Edward W. Earle
Art at the End of the Millenium
UCR/California Museum of Photography
America's culture of the spectator is mesmerized by technological change but desensitized by its effects.
A quarter century ago, in 1969, the culture was collectively amazed to witness a human being walking on the moon. Lucky for Senator Edward Kennedy, there were no video paparazzi to document his tragic event on Chappaquidic during that same week in July. Today, our culture offers strangely competing visual experiences and no corner of the globe seems out of retinal reach. With a remote control in the hand we can play TV director, flipping among different live views of civil unrest in Los Angeles, a conflagration in Oakland, or select among several helicopter shots of O.J. Simpson's last run.
The evening news broadcasts the latest video surveillance recording of a murder in a convenience store, followed by a fresh docudrama of a celebrity horror story even before a jury is picked to decide the real fate of the perpetrators. Fiction and fact become a blur in many "reality-based" television programs from "America's Most Wanted" to "Real Stories of the Highway Patrol."2 These programs combine video coverage of actual pursuits and arrests with reenactments.
Recently fiction and personal tragedy were combined in "Tears and Laughter: The Joan and Melissa Rivers Story"3 with the two title characters playing themselves, offering America an opportunity to participate in their grief over the suicide of husband and father.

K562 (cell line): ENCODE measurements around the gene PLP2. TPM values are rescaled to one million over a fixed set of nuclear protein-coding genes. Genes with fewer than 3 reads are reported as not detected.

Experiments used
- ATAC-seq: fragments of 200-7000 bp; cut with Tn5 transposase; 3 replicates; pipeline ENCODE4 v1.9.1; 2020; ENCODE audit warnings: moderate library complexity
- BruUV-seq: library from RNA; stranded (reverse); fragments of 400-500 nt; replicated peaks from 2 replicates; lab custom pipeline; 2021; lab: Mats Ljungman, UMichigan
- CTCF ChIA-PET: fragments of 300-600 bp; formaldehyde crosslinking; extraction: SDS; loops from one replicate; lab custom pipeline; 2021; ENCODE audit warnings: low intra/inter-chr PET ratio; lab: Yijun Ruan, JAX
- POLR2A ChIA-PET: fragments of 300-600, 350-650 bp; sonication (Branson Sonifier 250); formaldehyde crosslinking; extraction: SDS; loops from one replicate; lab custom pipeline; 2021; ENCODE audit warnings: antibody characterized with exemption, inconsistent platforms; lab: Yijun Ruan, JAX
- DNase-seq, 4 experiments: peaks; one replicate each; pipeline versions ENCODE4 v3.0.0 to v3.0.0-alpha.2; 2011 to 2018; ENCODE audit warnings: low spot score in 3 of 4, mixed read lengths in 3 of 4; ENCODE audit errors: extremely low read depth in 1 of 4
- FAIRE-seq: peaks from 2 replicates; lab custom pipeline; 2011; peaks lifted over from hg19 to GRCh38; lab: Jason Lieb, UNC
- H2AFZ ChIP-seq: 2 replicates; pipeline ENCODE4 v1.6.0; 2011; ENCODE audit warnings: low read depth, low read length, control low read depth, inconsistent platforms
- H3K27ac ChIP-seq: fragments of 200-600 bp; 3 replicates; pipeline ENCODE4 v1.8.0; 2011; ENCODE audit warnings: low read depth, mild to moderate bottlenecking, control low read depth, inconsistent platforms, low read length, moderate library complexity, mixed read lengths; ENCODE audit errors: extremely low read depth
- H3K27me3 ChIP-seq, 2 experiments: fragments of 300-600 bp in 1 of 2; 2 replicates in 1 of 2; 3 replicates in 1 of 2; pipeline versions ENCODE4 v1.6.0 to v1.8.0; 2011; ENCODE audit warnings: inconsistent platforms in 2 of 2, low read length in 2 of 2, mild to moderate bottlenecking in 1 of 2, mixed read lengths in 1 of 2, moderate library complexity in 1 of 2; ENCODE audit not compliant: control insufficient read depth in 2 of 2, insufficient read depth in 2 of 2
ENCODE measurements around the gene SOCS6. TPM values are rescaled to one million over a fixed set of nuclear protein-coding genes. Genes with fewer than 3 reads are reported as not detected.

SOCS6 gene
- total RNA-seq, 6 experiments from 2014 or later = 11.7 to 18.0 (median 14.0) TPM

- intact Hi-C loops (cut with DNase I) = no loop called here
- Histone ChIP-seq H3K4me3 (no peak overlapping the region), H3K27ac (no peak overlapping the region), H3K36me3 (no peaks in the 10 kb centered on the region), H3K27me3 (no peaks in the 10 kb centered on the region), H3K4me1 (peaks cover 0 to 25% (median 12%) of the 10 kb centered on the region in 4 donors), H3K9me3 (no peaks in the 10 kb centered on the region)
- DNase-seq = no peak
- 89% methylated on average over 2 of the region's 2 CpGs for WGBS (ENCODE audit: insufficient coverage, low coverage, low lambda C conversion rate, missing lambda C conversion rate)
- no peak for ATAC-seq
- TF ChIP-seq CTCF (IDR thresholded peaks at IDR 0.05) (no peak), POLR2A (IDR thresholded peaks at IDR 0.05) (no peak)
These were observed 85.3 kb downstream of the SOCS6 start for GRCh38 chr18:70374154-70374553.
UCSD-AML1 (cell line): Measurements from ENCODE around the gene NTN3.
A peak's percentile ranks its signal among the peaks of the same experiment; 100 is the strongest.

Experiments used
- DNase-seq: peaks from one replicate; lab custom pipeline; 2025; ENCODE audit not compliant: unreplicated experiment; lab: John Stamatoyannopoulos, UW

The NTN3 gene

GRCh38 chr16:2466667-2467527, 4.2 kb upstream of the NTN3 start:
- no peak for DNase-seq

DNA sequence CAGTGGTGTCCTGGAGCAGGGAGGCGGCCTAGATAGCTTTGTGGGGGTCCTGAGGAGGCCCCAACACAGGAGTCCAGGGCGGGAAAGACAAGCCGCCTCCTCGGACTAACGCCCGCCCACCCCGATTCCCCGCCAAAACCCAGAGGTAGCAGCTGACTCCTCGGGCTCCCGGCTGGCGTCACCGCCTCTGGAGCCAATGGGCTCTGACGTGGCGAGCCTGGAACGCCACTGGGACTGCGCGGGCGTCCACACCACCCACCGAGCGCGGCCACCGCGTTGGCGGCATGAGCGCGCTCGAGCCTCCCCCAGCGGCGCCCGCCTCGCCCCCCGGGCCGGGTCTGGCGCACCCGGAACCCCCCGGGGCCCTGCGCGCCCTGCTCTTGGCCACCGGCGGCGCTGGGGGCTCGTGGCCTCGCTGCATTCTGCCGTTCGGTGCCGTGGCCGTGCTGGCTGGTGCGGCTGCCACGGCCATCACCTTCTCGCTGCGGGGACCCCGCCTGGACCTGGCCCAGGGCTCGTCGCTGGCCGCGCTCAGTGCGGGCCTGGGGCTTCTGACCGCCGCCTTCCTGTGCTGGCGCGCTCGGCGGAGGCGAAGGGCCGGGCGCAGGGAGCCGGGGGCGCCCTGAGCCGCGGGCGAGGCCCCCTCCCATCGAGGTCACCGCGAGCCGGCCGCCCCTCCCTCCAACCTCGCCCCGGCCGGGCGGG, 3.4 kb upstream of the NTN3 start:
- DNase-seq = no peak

Within this abiding voyeurism for witnessing tragedy unfold contemporaneously, and through retrospective fictions based on alleged fact, scientific visionaries and corporate kingpins proclaim a new utopia based on the "information superhighway." America's culture of the spectator is mesmerized by technological change but desensitized by its effects. Perhaps it is easier to grasp the significance of the rapid change in representation -- and responses to these changes by contemporary artists -- if we look at some past precedence?
2 There seems to be more police on television than on the streets. The major programs claiming to be news or public information that employ combinations of "street video" with sophisticated dramatic reenactments are: "Real Stories of the Highway Patrol," "Hard Copy," " Inside Edition," " A Current Affair," "Dateline NBC," "Police File," " America's Most Wanted," "Prime Suspect," " Cops." Add to this brew the unfolding drama of mundane daily jurisprudence on "Court TV," well-respected programs like "60 Minutes," "48 Hours," then season with local television news and its penchant for sensationalism add a dozen Oprah-Donohue-Geraldo shows and you have a glimpse of what might be interactively available through the vaunted "information superhighway."
3"Tears and Laughter: The Joan and Melissa Rivers Story," NBC, May 15, 1994. The principals play themselves coping with the 1987 suicide of husband and father, Edgar Rosenberg.